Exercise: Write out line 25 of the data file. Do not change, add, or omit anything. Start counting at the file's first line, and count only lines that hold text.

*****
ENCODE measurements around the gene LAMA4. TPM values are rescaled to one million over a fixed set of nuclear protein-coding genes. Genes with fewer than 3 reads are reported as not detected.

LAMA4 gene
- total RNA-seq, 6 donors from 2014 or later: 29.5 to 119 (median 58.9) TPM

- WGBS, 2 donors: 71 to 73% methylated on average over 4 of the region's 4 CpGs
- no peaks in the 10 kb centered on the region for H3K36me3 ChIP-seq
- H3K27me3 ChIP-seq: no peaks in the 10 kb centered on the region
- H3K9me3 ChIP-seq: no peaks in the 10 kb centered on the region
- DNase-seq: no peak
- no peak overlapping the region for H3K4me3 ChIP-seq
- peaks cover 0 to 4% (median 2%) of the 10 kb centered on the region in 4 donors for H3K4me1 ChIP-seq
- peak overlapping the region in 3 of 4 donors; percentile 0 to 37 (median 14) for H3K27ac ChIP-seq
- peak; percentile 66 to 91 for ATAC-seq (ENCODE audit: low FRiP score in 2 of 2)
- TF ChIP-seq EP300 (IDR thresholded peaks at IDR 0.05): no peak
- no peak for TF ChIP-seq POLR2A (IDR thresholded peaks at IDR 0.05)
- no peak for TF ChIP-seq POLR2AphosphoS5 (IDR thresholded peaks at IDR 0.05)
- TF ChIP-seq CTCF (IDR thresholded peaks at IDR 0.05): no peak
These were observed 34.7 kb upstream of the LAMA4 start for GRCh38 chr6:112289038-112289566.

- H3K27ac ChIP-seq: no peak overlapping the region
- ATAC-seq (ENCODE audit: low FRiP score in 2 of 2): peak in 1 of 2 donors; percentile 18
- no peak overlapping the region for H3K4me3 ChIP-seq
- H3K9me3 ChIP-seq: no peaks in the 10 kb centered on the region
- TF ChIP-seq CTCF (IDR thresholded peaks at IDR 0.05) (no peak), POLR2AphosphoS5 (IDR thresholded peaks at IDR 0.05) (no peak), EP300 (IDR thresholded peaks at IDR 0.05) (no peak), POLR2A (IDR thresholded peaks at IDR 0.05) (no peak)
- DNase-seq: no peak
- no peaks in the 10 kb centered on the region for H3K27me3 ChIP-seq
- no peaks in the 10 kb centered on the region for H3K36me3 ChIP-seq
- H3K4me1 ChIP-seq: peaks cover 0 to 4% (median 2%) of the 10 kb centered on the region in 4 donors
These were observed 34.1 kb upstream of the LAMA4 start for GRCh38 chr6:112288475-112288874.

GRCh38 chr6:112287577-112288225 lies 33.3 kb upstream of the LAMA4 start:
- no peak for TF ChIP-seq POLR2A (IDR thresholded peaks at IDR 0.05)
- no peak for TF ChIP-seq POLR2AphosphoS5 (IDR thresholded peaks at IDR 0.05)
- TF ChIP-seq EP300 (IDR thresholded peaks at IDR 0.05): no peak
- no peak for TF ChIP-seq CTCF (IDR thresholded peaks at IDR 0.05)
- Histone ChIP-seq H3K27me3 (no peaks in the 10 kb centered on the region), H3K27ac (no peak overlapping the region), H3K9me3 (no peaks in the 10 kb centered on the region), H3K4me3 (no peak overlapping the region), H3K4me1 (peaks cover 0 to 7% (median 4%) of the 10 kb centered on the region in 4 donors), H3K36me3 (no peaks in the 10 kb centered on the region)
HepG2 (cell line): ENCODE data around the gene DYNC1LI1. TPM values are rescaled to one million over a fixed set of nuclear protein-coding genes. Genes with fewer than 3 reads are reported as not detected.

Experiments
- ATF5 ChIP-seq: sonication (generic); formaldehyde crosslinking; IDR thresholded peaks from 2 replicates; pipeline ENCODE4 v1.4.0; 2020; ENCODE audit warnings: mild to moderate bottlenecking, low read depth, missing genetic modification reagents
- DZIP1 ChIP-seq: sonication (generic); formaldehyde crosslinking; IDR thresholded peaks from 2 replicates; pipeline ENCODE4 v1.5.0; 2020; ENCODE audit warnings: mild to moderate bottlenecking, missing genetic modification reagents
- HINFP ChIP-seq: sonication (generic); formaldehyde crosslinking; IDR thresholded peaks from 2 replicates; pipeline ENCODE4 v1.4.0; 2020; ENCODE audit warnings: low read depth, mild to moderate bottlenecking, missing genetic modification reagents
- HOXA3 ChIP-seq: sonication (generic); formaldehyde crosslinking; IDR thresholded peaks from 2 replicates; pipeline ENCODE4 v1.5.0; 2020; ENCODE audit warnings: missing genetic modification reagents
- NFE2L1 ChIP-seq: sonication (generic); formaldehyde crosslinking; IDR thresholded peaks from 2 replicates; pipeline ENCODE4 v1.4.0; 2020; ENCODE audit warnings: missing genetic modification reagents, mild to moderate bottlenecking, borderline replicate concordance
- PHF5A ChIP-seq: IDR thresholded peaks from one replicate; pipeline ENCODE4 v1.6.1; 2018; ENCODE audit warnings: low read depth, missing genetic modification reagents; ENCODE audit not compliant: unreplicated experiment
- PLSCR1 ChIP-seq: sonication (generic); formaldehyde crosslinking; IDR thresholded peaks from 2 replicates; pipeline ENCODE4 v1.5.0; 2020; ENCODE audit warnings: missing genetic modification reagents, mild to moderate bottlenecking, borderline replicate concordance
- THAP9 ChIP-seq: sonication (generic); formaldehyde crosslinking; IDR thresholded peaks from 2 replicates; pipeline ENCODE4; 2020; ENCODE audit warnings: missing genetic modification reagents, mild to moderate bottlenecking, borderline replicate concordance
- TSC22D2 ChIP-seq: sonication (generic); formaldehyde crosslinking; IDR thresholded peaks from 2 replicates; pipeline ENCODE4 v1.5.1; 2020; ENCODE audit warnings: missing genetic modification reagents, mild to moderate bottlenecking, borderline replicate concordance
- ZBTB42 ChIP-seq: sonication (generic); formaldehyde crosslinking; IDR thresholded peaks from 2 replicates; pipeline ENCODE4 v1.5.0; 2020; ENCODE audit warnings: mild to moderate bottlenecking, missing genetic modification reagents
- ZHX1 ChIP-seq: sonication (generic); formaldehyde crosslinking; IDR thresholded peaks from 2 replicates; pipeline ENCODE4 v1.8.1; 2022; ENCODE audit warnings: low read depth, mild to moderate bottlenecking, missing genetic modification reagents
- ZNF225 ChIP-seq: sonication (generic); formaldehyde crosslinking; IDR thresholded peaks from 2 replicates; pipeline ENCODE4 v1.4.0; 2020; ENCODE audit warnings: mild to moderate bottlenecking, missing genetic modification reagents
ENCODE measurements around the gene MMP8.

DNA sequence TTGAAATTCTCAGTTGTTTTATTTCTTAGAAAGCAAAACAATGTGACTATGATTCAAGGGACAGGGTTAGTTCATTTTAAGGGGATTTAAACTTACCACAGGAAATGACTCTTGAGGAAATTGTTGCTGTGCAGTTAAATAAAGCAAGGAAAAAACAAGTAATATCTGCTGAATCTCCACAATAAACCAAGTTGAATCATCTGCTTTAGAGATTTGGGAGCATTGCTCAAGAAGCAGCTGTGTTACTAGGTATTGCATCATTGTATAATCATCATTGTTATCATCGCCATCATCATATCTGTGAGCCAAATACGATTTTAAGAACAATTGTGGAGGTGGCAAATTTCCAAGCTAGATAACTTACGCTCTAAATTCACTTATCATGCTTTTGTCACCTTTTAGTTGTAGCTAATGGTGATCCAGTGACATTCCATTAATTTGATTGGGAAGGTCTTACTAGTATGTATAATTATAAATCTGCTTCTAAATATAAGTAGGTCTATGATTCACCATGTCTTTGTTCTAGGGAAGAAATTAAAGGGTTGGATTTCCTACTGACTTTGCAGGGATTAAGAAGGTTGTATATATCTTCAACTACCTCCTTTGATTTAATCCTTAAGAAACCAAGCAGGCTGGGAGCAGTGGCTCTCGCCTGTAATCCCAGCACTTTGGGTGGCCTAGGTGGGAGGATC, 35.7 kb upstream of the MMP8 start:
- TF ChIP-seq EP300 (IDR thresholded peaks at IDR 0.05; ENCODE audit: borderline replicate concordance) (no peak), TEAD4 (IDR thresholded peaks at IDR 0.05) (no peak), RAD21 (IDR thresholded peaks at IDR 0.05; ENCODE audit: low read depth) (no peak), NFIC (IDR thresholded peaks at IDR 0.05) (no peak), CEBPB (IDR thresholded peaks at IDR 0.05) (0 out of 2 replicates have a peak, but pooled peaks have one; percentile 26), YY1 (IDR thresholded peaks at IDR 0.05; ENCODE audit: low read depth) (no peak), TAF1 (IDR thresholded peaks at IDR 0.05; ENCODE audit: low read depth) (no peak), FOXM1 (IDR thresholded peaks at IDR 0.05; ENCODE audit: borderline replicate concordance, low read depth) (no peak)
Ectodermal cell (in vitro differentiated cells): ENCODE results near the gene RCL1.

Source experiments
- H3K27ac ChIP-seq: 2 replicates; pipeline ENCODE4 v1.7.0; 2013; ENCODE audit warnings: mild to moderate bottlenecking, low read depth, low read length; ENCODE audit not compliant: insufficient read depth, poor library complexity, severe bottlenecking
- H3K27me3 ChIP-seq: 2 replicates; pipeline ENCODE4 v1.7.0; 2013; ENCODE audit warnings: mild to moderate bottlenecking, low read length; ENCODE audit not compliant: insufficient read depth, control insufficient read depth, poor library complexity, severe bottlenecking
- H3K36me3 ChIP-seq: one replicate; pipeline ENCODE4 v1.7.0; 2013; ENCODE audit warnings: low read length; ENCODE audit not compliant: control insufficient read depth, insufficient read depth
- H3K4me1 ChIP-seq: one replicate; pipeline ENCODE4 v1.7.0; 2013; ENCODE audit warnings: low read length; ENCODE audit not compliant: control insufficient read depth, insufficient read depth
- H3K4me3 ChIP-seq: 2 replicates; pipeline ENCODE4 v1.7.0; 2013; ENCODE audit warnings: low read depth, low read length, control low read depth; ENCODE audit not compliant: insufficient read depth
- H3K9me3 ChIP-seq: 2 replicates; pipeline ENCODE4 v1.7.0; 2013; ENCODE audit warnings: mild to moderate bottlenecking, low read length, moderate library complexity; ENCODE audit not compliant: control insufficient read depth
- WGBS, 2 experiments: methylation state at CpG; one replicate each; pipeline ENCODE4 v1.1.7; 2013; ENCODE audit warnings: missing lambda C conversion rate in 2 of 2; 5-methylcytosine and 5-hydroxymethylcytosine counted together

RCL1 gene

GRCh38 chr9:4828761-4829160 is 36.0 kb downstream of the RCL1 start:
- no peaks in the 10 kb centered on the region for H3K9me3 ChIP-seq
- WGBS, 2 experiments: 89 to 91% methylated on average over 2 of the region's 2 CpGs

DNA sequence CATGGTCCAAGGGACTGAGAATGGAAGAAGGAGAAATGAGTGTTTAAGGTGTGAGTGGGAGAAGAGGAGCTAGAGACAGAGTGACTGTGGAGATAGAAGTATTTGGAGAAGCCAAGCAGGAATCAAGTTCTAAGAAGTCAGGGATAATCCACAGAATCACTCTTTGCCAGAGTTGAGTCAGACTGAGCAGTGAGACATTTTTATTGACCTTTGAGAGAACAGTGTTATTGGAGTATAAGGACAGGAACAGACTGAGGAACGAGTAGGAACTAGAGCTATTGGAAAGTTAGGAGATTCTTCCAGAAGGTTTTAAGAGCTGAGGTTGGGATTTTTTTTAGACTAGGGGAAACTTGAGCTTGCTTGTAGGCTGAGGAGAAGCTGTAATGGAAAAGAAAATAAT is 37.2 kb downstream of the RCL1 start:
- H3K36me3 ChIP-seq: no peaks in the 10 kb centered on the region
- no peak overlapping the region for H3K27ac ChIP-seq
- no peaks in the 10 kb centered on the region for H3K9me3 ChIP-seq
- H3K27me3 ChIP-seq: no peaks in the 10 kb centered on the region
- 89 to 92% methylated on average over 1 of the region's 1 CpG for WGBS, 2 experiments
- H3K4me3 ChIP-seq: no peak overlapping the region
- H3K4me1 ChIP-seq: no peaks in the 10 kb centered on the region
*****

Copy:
- no peaks in the 10 kb centered on the region for H3K36me3 ChIP-seq